The Courtesy Control Malfunctions
Published: January 23, 2013 56 Comments

You might not know this unless we have met, but I am an exceptionally polite person.

If something annoying is going on, say an elephant is standing on my foot, I do not demand it move; I request, employing self-deprecating charm and a half-dozen qualifiers.

“Excuse me, Mr. Elephant,” I might say, “You probably do not realize this, you weighing 15,000 pounds more than me and me being an insignificant little writer, but you are standing on my foot and any minute gangrene will set in and Civil War re-enactors will have to swoop down and lop it off, which I know, from ‘Lincoln,’ will not be pretty. Do you think if it isn’t too much trouble you could take a moment and move a smidge?”

If a gang of drunken traders in a restaurant is carrying on so loudly that no one at the next table can have a conversation, I do not yell. I pick out the smartest trader (harder than you might think), go over and murmur, ‘I’m sure you’re not aware of this, but you have a very powerful voice. Do you think you could possibly take it down a bit?’ ”

Like that. Polite. Nonconfrontational. Diplomatic.

That is why I was amazed, a few months ago, when my mouth behaved as if commandeered by someone else, and a pretty blunt someone else at that.

It happened one rush-hour morning in an elevator in my building. About five of us were crowded in, including one of those moist, sticky little things in a stroller, when the elevator door opened to a woman with a dog the size of a pony. I don’t know why people living in little Manhattan apartments get enormous dogs — I guess because it is so much fun for the dog. Anyway, there they are, the woman and Trigger and the woman looks at this clown car configuration and innocently says, “Oh. Is it too crowded for us?”

And just like that I hear myself saying, “Yes.”

No polite preamble, no “Terribly sorry, I know your absurdly large dog wants desperately to urinate, but reliving the flood conditions of Hurricane Sandy so soon would be traumatic,” just a simple, direct, turn-down.

This didn’t matter to the woman and the Clydesdale — they trotted right in — but I was stunned: My Courtesy Control, which I had worked so hard to develop and maintain, had just malfunctioned. And, in the next few months, I noticed it happening again and again.

A cellphone zombie would be stopped dead in the middle of a narrow walkway, oblivious to the traffic piling up behind it, and I’d hear the mouth snap, “Move!”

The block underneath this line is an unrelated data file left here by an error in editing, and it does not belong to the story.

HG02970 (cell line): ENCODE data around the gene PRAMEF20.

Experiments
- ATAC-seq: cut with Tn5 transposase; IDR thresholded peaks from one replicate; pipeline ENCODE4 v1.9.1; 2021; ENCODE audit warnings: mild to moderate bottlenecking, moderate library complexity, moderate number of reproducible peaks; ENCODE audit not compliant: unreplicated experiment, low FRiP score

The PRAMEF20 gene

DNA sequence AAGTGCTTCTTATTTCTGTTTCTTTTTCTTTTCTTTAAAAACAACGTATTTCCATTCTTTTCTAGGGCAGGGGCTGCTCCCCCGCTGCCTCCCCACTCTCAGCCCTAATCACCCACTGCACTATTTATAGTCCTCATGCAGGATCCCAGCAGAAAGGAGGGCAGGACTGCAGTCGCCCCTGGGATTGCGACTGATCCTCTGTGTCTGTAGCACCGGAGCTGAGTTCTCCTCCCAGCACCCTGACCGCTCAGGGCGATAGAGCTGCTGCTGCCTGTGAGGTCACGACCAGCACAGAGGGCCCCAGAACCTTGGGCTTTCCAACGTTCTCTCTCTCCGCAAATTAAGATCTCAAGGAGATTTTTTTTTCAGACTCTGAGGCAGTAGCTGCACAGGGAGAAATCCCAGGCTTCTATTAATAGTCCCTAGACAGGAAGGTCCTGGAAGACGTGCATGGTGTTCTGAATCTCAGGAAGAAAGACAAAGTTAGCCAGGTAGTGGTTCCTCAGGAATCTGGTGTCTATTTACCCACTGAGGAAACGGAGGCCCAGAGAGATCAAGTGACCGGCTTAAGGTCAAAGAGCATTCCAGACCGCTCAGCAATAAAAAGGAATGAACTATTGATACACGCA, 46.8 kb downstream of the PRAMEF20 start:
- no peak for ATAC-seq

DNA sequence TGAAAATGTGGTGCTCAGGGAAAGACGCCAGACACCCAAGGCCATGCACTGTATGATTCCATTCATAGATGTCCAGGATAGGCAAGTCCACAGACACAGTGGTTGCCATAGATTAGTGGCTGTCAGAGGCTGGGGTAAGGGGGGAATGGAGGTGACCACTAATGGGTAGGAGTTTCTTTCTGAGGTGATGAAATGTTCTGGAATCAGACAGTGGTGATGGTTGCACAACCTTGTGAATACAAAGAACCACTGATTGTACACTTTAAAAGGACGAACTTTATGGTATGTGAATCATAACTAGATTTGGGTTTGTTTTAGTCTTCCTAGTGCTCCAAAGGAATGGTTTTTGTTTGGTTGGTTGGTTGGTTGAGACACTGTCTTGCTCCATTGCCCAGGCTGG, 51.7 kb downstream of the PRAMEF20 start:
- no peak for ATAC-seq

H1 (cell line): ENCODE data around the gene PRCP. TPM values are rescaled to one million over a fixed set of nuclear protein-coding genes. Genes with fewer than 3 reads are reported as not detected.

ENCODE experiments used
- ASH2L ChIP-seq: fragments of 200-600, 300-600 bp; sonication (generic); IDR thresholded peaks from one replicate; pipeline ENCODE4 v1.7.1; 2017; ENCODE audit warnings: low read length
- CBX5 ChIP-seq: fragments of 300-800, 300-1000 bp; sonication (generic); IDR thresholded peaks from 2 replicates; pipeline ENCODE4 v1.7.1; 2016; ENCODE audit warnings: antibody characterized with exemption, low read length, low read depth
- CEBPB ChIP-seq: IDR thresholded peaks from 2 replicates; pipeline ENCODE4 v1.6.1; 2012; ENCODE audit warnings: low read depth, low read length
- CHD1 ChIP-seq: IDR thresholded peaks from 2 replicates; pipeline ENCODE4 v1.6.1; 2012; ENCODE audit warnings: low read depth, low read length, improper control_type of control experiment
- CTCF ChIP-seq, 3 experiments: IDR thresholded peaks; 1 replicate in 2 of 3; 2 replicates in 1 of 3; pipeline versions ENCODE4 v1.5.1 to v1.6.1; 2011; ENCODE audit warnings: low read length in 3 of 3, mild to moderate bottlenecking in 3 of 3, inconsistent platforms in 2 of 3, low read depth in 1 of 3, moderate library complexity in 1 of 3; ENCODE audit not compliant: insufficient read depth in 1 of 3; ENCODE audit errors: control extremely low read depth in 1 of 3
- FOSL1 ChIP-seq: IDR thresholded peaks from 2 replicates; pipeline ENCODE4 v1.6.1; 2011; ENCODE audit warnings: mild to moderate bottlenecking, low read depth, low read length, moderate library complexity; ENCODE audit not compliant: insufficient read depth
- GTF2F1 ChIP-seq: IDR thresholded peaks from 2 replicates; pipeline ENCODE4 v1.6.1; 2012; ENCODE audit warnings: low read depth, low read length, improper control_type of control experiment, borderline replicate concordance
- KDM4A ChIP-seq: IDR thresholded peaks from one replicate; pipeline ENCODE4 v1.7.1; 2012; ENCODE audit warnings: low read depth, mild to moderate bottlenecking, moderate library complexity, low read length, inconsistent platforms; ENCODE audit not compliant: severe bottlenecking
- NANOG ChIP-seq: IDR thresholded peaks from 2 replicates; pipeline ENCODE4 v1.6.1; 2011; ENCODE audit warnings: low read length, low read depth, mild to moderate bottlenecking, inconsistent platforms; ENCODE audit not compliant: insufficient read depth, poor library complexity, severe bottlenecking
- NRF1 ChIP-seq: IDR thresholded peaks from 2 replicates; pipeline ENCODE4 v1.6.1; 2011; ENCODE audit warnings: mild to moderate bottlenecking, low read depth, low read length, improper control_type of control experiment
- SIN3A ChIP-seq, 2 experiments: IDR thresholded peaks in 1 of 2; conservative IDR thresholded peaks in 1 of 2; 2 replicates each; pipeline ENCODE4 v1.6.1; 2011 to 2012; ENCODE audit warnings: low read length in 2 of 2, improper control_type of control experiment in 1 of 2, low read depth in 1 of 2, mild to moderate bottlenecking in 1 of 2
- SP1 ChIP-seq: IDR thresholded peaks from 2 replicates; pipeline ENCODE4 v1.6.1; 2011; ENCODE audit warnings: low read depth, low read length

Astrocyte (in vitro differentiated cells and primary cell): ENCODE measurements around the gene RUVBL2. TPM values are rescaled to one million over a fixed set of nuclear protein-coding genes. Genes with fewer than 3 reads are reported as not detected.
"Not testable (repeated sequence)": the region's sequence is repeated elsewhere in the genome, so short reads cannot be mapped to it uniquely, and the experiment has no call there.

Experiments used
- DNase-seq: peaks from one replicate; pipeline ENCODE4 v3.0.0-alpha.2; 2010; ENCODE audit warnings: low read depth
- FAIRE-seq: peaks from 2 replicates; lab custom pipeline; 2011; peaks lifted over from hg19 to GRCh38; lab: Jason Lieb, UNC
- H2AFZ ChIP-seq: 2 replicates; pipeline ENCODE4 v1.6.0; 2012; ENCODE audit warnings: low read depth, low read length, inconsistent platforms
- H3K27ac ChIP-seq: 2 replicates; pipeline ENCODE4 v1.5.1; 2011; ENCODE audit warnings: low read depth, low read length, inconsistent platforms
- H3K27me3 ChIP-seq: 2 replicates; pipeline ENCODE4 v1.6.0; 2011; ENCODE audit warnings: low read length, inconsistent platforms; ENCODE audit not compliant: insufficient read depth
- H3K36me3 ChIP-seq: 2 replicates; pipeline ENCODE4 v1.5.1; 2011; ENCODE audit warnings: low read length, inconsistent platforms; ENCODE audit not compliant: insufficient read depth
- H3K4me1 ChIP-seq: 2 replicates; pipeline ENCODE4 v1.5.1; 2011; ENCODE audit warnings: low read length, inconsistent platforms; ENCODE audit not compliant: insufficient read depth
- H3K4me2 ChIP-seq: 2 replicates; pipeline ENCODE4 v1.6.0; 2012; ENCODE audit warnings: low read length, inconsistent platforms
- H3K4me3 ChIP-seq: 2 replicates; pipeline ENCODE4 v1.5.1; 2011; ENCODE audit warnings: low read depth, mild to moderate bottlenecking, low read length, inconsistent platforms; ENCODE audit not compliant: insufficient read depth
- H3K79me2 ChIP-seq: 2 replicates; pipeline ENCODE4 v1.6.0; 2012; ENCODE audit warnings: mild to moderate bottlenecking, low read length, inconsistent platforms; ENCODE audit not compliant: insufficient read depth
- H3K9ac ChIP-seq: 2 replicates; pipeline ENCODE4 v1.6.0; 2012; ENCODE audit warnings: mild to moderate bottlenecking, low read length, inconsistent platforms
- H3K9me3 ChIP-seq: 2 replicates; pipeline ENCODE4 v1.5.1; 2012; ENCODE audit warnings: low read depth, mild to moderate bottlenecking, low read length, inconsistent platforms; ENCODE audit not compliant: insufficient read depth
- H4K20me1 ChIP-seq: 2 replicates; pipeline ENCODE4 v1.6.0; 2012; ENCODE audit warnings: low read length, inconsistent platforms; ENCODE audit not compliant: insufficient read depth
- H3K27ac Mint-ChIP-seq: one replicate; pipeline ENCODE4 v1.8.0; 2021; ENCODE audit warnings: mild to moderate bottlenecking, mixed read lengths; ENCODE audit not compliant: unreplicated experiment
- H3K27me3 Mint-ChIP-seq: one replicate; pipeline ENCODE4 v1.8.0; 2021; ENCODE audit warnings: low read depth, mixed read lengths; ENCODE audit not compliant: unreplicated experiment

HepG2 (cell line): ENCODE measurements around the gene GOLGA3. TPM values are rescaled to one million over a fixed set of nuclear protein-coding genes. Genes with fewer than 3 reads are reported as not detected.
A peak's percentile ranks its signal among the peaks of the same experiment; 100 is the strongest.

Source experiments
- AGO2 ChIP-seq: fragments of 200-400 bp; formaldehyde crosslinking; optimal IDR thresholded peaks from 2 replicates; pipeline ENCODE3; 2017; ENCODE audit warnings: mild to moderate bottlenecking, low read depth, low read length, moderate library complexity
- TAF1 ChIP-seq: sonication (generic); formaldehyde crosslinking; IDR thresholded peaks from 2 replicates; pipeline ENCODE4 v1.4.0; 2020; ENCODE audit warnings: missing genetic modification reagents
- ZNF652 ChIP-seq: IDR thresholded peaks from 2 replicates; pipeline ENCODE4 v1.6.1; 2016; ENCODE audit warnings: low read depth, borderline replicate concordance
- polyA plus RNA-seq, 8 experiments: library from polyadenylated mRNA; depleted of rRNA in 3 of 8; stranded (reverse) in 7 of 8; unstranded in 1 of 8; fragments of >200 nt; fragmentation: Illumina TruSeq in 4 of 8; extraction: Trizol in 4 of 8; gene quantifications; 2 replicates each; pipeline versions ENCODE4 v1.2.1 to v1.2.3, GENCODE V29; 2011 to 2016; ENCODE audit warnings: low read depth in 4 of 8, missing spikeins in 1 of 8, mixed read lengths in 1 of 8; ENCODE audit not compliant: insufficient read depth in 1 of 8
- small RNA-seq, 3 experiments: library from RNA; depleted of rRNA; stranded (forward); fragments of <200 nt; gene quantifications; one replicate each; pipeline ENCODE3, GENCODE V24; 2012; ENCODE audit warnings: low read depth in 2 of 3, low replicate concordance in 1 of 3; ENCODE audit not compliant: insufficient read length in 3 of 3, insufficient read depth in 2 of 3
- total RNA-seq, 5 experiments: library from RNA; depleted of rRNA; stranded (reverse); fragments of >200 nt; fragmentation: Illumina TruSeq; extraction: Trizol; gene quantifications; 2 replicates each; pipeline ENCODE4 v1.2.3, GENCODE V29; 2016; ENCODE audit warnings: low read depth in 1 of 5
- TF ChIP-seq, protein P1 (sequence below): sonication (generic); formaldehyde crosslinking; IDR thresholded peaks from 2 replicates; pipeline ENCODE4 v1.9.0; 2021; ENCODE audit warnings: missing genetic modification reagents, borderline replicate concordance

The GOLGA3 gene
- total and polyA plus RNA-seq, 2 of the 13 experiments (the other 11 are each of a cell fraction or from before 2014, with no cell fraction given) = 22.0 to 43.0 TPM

A big guy would be blocking the entrance to a subway car because really, where’s a better place to stand when 50 people are trying to get through two little doors, and I’d hear the mouth snapping the order again, “Move!”

The Courtesy Control, thank God, seemed to still exist with friends. A friend could still tell me a story I had heard 40 times and I could politely feign fascination, which is a good thing, because, what with all the times I have carried on about my love life, I owe them.

But with everyone else there was a clear lessening of verbal inhibition. Thinking about it, I had a feeling it must have something to do with an aging brain. People in their 80s, it seemed to me, do sometimes tend to speak more bluntly.

Or maybe it was a sign of incipient dementia. A friend who I will call Libby had an elderly aunt who suffered from dementia, and once, at dinner, Libby was telling the family about the latest near-death experience of her aged cat when her aunt interrupted: “Libby,” she said, “Nobody wants to hear about your damn cat.”

This was the first time I had seen anything that might be an upside to cognitive failure, although, as I seemed to be functioning normally in the rest of my life, paying bills on time, remembering decades-old slights, that seemed unlikely.

What is more, I like the newer, blunter me. I sense a whole new world opening up.

“So, I must tell you about the cutest thing my grandchildren said —”


“I’m going to recite the entire wine list and every dish we ate at this undiscovered hotel off the coast of Somalia. We stayed a month —”


“You have to visit me on my mountaintop retreat where there are no people for 60 miles and the pitted dirt road will tear out your car’s undercarriage and you can be my source of entertainment for three days —”


I understand that to many of you this may sound as if I have become terribly rude and worse, am proud of it. Maybe you would like to use the Comments box to tell me I’m a dog hater, a child hater, not funny, and you cannot imagine how I ever got a job at a newspaper.

Am I interested?


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